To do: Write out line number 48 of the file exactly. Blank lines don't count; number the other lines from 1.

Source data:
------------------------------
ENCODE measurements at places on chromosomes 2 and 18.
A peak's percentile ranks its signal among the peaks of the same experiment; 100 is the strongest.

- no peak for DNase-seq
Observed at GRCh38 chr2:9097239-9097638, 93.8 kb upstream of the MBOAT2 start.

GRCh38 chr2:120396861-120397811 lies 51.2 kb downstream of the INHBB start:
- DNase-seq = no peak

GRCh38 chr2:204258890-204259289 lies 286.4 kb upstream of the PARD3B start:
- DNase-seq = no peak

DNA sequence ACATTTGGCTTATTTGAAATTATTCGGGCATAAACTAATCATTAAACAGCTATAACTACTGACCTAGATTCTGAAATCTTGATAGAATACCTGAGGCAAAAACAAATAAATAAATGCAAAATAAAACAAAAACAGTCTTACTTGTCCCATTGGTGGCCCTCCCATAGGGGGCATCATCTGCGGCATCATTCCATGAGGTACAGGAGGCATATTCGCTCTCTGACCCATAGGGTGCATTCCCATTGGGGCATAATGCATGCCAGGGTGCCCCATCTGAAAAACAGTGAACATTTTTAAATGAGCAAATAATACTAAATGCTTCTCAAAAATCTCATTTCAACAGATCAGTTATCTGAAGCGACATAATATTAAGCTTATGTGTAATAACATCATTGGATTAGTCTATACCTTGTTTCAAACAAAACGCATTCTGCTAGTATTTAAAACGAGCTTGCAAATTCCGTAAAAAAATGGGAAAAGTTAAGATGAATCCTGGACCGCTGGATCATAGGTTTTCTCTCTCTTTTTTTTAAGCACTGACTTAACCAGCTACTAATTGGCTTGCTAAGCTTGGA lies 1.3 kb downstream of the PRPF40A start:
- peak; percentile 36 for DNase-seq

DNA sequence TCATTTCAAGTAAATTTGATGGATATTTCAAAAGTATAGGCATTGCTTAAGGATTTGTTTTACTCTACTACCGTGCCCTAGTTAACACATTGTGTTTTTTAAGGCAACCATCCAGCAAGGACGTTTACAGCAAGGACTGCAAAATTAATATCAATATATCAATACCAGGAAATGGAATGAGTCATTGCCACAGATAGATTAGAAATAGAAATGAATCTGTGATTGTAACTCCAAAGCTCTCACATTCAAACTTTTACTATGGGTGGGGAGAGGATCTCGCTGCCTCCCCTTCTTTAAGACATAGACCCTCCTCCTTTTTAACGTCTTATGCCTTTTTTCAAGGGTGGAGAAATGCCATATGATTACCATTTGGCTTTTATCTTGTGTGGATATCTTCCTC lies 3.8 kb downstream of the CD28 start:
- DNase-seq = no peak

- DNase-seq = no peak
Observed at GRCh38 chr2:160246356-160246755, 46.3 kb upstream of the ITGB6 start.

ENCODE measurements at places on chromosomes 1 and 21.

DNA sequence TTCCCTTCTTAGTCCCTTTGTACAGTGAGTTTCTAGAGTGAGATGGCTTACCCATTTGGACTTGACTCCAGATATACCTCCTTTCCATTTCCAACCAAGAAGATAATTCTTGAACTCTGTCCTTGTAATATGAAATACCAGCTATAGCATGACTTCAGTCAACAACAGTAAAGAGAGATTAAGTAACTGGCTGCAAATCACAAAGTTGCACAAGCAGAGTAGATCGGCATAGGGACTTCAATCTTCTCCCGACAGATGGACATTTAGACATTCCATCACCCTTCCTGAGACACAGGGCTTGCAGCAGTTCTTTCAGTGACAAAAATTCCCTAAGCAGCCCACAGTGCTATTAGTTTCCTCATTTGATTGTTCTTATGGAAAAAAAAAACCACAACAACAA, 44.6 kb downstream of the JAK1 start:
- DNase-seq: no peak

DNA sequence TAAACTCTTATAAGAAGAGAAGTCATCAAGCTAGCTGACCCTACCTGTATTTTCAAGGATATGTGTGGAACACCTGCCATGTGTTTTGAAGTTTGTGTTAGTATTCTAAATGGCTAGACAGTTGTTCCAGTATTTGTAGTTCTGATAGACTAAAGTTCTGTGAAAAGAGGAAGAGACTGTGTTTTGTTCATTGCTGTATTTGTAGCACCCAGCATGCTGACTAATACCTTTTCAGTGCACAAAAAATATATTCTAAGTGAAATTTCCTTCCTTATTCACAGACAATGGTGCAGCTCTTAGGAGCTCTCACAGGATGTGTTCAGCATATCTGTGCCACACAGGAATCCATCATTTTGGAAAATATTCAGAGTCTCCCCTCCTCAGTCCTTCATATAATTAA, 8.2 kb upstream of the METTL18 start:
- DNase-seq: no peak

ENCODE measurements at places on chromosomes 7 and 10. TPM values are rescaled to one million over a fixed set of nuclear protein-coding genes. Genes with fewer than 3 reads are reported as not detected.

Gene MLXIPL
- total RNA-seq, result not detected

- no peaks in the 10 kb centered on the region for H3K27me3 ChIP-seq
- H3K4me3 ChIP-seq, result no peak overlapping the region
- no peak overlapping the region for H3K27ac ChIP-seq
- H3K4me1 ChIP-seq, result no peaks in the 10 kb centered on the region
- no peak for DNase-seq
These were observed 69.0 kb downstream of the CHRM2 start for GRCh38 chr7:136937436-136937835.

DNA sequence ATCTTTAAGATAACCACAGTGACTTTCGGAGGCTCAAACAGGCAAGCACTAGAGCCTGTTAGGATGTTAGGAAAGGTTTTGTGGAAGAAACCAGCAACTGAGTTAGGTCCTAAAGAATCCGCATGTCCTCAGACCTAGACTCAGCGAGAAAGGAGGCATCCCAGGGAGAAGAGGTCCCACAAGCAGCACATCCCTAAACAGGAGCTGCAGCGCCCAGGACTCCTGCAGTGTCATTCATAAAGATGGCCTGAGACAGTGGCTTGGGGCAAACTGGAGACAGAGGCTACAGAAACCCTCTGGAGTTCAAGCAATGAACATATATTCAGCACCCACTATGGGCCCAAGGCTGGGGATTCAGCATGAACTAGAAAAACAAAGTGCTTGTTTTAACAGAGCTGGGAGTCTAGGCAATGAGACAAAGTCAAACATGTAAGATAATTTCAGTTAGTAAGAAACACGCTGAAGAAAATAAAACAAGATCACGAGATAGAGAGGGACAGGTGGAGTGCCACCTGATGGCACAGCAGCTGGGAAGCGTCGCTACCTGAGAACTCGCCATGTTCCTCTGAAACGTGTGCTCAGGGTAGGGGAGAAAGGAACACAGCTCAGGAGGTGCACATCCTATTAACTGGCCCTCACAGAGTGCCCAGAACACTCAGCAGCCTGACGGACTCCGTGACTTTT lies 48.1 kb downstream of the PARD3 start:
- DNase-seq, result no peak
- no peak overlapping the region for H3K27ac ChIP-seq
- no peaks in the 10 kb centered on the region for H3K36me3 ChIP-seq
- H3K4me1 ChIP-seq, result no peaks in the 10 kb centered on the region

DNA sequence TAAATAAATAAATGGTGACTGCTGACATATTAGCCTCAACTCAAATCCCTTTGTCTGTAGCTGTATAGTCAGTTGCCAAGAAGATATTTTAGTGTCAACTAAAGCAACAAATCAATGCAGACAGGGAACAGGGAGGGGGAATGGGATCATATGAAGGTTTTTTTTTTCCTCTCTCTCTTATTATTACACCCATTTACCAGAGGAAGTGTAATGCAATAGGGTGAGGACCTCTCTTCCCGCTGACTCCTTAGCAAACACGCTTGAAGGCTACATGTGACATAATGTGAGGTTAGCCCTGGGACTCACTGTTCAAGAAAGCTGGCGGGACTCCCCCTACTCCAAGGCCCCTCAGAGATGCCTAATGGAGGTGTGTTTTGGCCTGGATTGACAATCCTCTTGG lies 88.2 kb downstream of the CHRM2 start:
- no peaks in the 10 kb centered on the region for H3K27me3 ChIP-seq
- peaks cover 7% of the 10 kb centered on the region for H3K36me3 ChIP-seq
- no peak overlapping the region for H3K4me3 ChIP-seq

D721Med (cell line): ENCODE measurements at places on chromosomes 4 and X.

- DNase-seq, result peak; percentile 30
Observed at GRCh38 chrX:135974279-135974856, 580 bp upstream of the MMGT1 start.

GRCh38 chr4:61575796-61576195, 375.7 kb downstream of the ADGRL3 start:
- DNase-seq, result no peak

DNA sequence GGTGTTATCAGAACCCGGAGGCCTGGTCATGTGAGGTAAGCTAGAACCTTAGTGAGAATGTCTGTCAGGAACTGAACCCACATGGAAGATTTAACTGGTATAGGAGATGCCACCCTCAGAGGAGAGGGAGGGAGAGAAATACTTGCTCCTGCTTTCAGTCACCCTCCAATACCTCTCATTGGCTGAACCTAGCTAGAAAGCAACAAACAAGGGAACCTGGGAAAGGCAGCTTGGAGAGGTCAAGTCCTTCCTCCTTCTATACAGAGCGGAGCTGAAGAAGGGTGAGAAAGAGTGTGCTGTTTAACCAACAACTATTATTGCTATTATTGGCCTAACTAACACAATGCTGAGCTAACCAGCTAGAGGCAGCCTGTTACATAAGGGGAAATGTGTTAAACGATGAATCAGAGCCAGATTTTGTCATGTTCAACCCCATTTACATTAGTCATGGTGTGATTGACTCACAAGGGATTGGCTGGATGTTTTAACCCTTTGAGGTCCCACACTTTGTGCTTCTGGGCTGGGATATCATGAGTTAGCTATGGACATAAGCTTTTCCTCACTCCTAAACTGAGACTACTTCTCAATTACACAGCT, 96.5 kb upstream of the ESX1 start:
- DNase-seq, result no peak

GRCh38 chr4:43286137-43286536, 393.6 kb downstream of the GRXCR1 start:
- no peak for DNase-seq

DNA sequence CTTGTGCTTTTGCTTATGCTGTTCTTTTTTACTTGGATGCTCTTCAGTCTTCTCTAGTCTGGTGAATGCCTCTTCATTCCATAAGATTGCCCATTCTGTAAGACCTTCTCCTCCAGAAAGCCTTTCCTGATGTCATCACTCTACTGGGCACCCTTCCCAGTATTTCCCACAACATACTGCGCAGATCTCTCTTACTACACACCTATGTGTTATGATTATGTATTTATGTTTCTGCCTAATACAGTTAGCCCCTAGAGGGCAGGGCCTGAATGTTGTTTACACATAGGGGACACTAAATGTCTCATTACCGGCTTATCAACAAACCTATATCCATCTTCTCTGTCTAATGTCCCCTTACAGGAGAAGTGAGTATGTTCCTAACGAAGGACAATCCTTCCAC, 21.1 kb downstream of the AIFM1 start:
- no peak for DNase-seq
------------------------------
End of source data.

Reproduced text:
- no peak for DNase-seq